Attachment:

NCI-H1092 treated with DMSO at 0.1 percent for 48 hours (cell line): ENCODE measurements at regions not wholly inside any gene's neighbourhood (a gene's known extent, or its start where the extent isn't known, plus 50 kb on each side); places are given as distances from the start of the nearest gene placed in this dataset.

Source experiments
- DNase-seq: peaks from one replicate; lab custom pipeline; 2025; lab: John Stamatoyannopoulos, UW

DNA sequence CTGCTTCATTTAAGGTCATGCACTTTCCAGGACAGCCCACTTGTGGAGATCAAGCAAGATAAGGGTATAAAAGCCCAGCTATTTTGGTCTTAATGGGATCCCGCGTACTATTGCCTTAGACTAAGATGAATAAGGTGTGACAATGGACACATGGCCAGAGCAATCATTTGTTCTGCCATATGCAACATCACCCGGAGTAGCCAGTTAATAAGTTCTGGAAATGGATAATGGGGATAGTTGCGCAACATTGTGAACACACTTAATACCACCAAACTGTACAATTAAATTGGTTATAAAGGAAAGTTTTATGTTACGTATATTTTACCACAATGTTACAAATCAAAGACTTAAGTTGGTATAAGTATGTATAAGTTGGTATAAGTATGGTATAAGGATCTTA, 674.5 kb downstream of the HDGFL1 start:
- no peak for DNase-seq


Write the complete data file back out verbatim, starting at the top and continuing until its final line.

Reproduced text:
NCI-H1092 treated with DMSO at 0.1 percent for 48 hours (cell line): ENCODE measurements at regions not wholly inside any gene's neighbourhood (a gene's known extent, or its start where the extent isn't known, plus 50 kb on each side); places are given as distances from the start of the nearest gene placed in this dataset.

Source experiments
- DNase-seq: peaks from one replicate; lab custom pipeline; 2025; lab: John Stamatoyannopoulos, UW

DNA sequence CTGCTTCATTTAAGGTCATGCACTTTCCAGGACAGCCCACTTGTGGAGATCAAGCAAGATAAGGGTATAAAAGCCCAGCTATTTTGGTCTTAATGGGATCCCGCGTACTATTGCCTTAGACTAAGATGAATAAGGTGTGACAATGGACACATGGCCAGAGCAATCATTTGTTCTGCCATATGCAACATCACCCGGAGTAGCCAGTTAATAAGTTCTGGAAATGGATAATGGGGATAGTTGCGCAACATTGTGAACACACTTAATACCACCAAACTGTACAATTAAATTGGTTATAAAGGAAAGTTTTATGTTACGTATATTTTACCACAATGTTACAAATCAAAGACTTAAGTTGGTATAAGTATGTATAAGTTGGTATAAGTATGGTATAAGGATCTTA, 674.5 kb downstream of the HDGFL1 start:
- no peak for DNase-seq